ICPS receives grant from Coral Reef Conservation Program
James H. Oliver, Jr. Institute for Coastal Plain Science Director, Dr. Daniel Gleason has received 3 years of funding at $315,381 from the NOAA Coral Reef Conservation Program for the project entitled: “Investigating how coral recruitment and juvenile survivorship varies along the Florida Reef Tract.”
This is a collaboration between Rob Ruzicka (Florida Fish and Wildlife Conservation Commission), Nicole Fogarty ( NOVA Southeastern University) and Daniel Gleason (Georgia Southern University). Rob Ruzicka is also a Georgia Southern University Alum, receiving his M.S. in Biology in 2005.
The principal objective of this project is to determine how coral recruitment varies across years, regions, and habitat types in Florida. Establishing a geographic index of recruitment across the Florida Reef Tract will enhance understanding of a process that has long been considered a bottleneck to coral reef recovery. Having access to such information will allow management actions to be targeted to species and regions more precisely. For example, regions or reef types in the Florida Keys exhibiting poor coral recruitment are least likely to be sustained or recover naturally after disturbances and thus may be candidates for coral reef restoration programs. On the other hand, areas identified as “recruitment hotspots” may be considered for more specialized conservation or protection strategies because of their ultimate potential as larval sources. Along similar lines, species specific patterns of recruitment will aid managers in understanding which coral species can recover naturally as opposed to those requiring active propagation. Other biological and physical parameters will be evaluated at the proposed research sites (e.g., condition of adult populations, water temperatures, etc.). These parameters influence recruitment success and juvenile survivorship and will provide biological inference for current marine spatial planning and reef restoration efforts in Florida.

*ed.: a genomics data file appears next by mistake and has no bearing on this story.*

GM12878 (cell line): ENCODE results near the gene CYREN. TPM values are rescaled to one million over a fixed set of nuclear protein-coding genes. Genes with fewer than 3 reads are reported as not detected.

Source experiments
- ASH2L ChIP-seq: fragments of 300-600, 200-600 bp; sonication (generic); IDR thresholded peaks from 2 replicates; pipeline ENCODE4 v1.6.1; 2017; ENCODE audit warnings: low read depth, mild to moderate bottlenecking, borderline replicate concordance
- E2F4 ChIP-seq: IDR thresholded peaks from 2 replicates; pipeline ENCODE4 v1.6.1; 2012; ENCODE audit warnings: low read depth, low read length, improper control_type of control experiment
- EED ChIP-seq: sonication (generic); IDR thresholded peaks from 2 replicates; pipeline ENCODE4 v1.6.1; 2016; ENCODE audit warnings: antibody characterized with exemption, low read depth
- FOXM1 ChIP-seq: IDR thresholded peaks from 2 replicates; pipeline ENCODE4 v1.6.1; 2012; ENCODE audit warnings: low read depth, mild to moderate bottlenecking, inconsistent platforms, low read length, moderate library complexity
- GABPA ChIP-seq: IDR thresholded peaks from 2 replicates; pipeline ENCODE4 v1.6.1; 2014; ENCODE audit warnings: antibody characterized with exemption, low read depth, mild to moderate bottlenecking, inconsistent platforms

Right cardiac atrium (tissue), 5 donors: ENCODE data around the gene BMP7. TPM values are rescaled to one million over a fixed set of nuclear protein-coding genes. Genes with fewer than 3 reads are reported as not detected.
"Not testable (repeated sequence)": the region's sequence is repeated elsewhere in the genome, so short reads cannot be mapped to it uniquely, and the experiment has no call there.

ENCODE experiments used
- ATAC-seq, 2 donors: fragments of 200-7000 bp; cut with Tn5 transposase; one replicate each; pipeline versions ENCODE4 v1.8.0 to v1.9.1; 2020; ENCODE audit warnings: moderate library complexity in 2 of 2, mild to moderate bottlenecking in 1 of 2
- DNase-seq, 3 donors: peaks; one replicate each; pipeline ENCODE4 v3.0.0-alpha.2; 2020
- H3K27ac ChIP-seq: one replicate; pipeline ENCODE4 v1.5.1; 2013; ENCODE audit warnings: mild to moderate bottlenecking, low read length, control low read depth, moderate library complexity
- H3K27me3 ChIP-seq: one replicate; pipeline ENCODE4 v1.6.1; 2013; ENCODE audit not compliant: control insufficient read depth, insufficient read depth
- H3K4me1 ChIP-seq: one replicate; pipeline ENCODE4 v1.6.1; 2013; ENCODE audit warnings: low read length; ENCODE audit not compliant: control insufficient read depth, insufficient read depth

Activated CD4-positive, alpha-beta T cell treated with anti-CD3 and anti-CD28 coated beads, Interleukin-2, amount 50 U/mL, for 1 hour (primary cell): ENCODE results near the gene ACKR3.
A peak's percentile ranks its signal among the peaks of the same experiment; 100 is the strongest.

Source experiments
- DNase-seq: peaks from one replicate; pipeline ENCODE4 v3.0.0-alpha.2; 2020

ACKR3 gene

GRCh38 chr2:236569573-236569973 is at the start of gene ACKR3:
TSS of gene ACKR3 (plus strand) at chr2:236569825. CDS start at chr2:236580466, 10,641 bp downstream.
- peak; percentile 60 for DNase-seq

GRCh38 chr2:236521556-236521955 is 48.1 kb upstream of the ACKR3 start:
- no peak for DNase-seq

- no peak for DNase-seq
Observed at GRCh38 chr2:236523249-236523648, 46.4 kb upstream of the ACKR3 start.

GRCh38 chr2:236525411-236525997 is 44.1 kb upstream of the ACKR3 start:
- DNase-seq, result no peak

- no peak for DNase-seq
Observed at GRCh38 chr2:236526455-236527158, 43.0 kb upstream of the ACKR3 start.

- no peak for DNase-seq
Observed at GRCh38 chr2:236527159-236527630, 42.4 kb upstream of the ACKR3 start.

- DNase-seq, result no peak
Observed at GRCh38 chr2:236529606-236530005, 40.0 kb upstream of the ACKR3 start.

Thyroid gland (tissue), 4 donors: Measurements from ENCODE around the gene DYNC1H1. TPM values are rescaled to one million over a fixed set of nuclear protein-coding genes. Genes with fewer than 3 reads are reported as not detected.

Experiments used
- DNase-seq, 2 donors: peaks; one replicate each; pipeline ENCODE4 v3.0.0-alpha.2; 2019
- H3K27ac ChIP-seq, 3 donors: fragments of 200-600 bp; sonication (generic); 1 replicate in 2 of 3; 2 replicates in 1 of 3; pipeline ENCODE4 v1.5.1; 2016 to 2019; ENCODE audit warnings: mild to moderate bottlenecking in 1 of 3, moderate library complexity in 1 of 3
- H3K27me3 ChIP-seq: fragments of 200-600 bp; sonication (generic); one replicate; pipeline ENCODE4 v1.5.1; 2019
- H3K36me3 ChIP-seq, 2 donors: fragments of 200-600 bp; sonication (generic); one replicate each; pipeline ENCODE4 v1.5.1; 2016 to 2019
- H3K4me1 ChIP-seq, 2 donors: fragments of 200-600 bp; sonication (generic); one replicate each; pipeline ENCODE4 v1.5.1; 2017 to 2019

In addition to the scientific information gained through this research, the funding provided will support the masters theses of at least two Georgia Southern graduate students.
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